I hadn’t planned on responding to the Penn State sex abuse scandal until I read Eve Ensler’s brilliantly angry piece about rape in the Huffington Post – and then I got mad.
The response to the Penn State sex abuse scandal has been one of the most disappointing things I’ve ever witnessed. From the muted response from the school itself to the outcry of support for the school’s beloved football coach, Joe Paterno, to the lack of focus placed on the victims themselves, I have never been more disgusted by another sex abuse scandal in my life. (Another sex abuse scandal? What kind of world do we live in that we have so many sex abuse scandals that I can rank them?)
Why am I so enraged about this subject specifically? Because it’s personal.
Many of you may be aware that I’m a survivor of sexual abuse – having been through one of the most horrific experiences as a child that you could ever imagine. As someone who prefers talking about other people’s problems as opposed to his own, understand that it’s difficult for me to talk about this. Extremely. But it’s more important to get the word out that surviving sexual abuse is a lifelong battle and one that’s taken me 30 years to overcome. 30 years – and it’s still a daily struggle.
For years I didn’t think I’d make it, and in fact was certain that I wouldn’t even make it to my 30th birthday. While most 4 year olds were learning how to tie their shoes, I was learning how to perform oral sex. And while everyone else was losing their teeth, I was losing my virginity. Think about that for a minute – then imagine what it must feel like to have a body conditioned to do one thing and a mind conditioned to do another. It’s torture, plain and simple.
I had problems focusing in school and was made to feel like an idiot when my report card would be littered with C’s, D’s and F’s. But no one had any idea what I was going through on a daily basis. I was more concerned with filling my body’s craving for danger than I was with filling everyone else’s need for me to be a good student. I tried so hard to focus and keep my demons at bay, but I was never able to. They always found a way of infiltrating my mind just as they’d physically infiltrated my body, at the hand of someone else, as a four year-old.
I’ve struggled for decades to accept myself and my body’s sexual desires. I’ve fought and fought and fought myself and I’ve only just begun to understand that it’s possible to keep your body’s craving for danger at bay and invite love inside instead. If that sounds crazy, it’s because it is! Because of what I went through as a four year-old, I’ve been forced to talk to my body and tell it that everything’s going to be ok. I’ve had to keep the craving for fear out, in order to try and lead some semblance of normal life – all while growing up as a homosexual male.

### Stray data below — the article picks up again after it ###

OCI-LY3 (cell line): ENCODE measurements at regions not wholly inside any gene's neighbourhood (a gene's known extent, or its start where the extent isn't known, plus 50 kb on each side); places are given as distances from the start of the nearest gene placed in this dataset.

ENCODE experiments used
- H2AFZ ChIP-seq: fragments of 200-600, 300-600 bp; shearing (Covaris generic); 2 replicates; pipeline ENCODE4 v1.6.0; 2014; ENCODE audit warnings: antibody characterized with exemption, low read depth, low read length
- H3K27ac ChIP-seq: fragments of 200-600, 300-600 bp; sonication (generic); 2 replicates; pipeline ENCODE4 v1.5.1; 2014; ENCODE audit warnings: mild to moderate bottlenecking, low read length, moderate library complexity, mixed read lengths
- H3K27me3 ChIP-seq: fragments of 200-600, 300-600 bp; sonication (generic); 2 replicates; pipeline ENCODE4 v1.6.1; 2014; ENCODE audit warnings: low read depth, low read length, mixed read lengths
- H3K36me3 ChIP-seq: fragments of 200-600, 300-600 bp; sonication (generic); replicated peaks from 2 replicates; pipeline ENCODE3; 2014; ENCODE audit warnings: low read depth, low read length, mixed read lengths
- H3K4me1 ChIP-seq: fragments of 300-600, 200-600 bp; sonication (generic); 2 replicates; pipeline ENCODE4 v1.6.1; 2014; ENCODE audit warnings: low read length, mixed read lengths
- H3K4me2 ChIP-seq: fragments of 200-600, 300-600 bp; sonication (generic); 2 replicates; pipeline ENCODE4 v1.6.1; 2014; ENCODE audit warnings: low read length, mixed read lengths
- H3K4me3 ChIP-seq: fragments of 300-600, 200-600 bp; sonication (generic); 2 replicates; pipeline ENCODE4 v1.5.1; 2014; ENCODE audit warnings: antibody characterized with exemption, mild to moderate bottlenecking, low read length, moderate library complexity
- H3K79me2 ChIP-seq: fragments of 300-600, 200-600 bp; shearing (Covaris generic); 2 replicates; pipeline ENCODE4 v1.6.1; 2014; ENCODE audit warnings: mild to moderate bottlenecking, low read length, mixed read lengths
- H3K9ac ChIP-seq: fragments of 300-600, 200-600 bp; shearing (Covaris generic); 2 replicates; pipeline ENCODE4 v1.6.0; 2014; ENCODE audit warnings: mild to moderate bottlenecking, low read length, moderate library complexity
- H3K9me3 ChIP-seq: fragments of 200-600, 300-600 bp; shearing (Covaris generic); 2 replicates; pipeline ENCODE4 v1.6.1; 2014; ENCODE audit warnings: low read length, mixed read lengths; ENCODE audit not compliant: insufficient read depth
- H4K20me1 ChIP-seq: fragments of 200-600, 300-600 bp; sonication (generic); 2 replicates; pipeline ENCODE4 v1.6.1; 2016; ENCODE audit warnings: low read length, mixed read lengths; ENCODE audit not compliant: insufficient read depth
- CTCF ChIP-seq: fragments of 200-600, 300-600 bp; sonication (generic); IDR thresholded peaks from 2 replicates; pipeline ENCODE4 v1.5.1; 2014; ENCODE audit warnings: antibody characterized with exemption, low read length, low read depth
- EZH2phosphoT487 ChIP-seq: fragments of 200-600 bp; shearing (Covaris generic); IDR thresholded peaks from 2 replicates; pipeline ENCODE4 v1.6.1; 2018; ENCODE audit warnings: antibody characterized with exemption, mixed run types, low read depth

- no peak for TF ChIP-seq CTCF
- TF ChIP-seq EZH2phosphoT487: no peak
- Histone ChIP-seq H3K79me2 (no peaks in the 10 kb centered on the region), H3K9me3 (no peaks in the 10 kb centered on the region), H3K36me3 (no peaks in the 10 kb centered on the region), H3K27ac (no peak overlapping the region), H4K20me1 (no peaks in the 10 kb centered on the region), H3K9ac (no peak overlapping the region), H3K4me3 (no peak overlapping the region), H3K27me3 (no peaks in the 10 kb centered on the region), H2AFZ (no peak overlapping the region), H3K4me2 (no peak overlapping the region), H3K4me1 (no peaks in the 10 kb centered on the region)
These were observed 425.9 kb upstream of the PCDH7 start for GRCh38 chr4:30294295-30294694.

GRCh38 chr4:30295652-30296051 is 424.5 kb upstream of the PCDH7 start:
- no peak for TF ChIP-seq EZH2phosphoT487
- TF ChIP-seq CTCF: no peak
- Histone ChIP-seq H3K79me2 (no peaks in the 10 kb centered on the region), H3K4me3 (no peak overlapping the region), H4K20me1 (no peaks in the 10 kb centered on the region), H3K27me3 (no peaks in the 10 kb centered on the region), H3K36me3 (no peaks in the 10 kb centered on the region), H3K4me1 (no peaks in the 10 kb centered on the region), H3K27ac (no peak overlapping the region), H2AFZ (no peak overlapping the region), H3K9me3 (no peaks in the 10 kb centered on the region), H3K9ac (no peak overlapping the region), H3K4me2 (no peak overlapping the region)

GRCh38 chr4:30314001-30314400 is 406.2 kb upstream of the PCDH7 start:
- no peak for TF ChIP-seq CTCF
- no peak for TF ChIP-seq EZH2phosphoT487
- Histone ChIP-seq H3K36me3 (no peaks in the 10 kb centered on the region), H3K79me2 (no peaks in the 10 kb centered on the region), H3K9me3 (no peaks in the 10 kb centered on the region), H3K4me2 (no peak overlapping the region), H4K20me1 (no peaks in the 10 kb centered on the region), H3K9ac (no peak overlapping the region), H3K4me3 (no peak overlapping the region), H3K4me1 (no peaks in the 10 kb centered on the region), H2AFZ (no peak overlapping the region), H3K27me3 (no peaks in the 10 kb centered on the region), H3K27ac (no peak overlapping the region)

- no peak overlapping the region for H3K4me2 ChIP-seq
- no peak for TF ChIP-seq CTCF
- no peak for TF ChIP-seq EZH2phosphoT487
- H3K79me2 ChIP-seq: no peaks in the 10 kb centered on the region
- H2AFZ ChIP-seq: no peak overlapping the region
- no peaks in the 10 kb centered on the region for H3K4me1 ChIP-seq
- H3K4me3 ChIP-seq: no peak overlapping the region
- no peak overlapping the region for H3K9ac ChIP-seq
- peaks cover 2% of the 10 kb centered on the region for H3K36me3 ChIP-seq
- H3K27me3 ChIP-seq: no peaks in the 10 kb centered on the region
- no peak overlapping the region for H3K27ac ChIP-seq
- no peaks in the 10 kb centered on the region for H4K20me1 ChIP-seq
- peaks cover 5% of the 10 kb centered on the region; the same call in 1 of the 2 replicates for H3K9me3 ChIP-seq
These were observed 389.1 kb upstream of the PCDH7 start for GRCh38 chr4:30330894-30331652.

I’ve always struggled with using the word ‘survivor’ to describe myself after what I’ve been through. Why? Because like most victims, I’ve been shamed into a life of never wanting to play the victim. The way our fucked up society works, talking about sex is a no-no, and in the past few weeks we’ve seen victims of sexual harassment mocked instead of cared for; we’ve seen victims of sexual abuse ignored while people worry about a football coach and his legacy. Well I’m here to tell you right now that, while he may think of himself as part of the solution, Joe Paterno is part of the problem. A big part. He watched idly as boys were raped and now, at the age of 84, he finds himself old and having lived a great life – while victims of the rapes that he witnessed have had to struggle to survive.
I’m someone that doesn’t believe in holding grudges, but I also don’t always believe in forgiveness. I will never forgive the man who raped me as a young boy, stole my virginity and nearly confused me into committing suicide on many occasions. But I also don’t forgive Joe Paterno or any of the students that are supporting him right now. They have no idea what it’s like to live the life of somebody that’s been raped as a child – because, if they did, they wouldn’t forgive either.
Like Eve Ensler, I’m over it – and I don’t know what the solution is. Because if it were up to me, all abusers would be castrated and imprisoned for life. Whether it’s Chris Brown, Michael Vick or Jerry Sandusky, why should these men be allowed to go on and live normally after destroying the lives of others?
Answer? They shouldn’t.